H.E. Shri Saurabh Kumar, Hon’ble Ambassador of India to Myanmar applauding IPGA and IMCC’s efforts said, “Pulses are very important as far as the India – Myanmar relations are concerned. All the stakeholders have pointed out the criticality of pulses in our bilateral trade. Myanmar farmers are dependent upon exports of pulses and whenever there is a shortfall in India’s domestic production, India imports from Myanmar. I am given to understand that if India does not import, the production patterns in Myanmar shift or get diverted to other crops. We are looking at see what more can be done to have a stronger relationship as far as pulses are concerned and providing a certain amount of predictability.”
Mr. Punit Bachhawat – Head Of Operations and Chief Financial Officer, Prakash Agro Mills presenting Indian overview on Tur and Moong said, “India’s domestic production of Tur and Moong has fallen short of estimated numbers primarily due to weather incidences like unseasonal rains. Due to this, the Government has allowed pulses imports under OGL till 31st October and we expect a good quantity of imports of these pulses. However, we have seen frequent changes in in the import and export policy with regards to pulses, and therefore to increase more volumes and further strengthening of relations, long term policy needs to be worked out with consensus of all, then both sides farmers and cultivators will have a clear cut view about future of their products.”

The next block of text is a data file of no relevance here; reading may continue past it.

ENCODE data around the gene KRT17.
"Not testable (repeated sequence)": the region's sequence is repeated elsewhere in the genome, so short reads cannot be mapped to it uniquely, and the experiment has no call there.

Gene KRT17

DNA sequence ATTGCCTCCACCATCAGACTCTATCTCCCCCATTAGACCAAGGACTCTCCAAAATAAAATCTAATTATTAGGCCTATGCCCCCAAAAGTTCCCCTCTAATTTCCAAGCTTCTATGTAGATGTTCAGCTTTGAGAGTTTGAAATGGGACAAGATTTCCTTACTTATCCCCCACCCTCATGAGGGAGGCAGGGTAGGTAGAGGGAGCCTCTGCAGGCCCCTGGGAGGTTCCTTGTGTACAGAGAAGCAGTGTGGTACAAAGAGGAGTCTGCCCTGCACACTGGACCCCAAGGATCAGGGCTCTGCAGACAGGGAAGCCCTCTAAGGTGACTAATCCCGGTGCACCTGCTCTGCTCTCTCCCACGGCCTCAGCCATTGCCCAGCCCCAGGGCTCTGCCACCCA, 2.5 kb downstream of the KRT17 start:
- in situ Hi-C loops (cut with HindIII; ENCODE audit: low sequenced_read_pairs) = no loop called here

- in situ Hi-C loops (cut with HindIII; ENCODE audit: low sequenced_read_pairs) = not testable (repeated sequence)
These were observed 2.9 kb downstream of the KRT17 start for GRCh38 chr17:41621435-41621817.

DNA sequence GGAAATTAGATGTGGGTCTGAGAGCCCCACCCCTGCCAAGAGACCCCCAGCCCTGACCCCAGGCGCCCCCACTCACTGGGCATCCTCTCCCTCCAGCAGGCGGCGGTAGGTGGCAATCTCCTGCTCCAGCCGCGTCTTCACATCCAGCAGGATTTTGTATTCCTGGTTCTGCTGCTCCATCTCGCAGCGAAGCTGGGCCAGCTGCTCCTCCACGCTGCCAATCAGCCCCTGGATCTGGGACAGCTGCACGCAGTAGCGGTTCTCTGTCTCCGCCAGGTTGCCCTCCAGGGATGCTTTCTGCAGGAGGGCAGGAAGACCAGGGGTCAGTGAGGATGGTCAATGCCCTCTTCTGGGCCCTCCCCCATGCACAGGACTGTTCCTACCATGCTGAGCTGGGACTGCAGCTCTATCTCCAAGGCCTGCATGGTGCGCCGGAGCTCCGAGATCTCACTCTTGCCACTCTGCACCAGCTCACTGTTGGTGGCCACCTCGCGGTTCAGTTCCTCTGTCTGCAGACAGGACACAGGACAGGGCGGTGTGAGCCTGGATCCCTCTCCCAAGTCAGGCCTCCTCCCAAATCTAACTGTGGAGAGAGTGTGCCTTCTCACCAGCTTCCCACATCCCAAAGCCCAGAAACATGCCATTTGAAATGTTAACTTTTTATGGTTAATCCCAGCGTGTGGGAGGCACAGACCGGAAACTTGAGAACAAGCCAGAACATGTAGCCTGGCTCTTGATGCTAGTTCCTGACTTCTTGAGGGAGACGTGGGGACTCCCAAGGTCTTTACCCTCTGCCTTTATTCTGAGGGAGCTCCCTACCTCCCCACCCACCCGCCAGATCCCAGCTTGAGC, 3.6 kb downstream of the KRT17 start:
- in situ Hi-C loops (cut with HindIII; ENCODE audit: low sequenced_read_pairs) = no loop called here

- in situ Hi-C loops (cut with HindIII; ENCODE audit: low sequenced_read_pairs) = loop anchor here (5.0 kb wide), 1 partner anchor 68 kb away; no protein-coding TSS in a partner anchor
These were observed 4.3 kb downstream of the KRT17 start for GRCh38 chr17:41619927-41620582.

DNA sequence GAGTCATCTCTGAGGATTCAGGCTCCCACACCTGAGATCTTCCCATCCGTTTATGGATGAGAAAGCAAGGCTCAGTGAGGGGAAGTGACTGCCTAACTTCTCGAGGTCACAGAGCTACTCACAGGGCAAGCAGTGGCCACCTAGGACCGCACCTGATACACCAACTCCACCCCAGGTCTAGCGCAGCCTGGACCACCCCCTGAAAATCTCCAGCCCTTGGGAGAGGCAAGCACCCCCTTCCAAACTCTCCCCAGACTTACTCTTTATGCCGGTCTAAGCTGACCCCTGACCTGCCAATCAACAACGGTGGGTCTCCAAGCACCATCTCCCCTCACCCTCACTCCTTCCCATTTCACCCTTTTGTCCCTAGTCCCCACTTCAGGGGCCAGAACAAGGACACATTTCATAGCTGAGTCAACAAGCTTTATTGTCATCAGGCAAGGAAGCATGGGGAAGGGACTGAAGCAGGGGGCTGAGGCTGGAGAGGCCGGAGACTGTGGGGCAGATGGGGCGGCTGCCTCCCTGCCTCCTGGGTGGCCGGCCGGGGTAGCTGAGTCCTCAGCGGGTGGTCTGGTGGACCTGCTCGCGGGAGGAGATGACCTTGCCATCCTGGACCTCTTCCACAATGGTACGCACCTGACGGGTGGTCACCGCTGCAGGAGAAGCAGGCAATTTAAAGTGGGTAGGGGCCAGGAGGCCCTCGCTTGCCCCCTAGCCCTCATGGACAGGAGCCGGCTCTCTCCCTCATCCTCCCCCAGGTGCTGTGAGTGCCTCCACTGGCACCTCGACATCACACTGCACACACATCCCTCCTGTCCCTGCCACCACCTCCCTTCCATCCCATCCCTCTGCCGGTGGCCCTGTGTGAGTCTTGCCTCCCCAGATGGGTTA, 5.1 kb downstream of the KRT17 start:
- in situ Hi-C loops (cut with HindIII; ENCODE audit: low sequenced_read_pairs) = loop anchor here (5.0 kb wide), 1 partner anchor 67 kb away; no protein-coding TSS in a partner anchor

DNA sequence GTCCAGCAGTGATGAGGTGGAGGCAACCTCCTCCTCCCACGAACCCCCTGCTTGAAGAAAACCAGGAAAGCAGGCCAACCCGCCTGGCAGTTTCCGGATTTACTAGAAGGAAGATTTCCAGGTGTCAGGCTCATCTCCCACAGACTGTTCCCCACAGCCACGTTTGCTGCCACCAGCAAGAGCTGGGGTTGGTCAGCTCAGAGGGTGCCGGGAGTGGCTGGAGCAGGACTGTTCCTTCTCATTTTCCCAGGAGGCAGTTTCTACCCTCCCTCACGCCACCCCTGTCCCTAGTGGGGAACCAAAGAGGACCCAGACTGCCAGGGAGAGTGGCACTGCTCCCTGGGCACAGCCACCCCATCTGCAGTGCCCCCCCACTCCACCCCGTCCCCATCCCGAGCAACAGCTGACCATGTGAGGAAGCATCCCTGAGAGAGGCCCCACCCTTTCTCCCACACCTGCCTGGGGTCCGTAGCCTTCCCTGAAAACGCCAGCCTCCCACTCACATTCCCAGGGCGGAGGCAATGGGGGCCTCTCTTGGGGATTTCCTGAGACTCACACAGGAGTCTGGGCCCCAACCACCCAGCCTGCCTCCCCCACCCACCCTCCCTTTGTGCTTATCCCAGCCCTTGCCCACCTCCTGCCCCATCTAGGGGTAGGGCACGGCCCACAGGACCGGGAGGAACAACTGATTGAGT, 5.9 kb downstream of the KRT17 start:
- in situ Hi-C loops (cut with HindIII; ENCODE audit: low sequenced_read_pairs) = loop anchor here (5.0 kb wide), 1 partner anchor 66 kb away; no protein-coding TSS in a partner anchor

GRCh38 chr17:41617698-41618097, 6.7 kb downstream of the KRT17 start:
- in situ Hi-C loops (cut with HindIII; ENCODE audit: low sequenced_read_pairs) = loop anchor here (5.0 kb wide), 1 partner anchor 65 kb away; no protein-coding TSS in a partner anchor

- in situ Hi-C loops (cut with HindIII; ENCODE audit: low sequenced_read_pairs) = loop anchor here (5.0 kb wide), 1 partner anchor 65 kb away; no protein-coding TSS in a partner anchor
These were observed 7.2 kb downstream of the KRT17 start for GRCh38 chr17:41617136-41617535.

Mr. Vatsal Lilani, Managing Director, Evertop Commodities Pte. Ltd. and Executive Committee Member, India Myanmar Chamber Of Commerce, presenting Myanmar’s overview on Tur said, “The signing of an MoU for import of one lakh tons of Tur is an excellent step from the trades perspective. We would like to request the Indian Government to consider increasing the MoU quantity which will provide insurance against weather vagaries and the Myanmar farmer will be incentivized to grow more and help bring many of the Central Burma farmers back to growing this additional quantity which is just a fraction of India’s consumption. There is a strong possibility of Myanmar farmers switching to other crops unless they see a pattern of consistent demand.
Mr. B Krishna Murthy, Managing Director, Four P International, Chennai Indian overview of Urad said, “Urad is grown in only two countries in the world, India and Myanmar. In India, we have been meeting our domestic needs by steadily improving domestic crop size, when importing the shortfall only from Myanmar. Our dependence on Myanmar in recent years is steadily going down.”
Mr. Krishna Murthy, speaking about the current scenario of Urad said, For the year 2020-21 with an estimated of production coming to 23.8 lakh tons, and add to this 4 lakh tons of import from Myanmar, the total availability would be around 27 to 28 lakh tons, which under normal circumstances would have fallen short of the annual demand. Due to COVID, nearly 23 crore people have been pushed below the poverty line resulting in lower consumption levels and hence demand has dropped for many pulses.”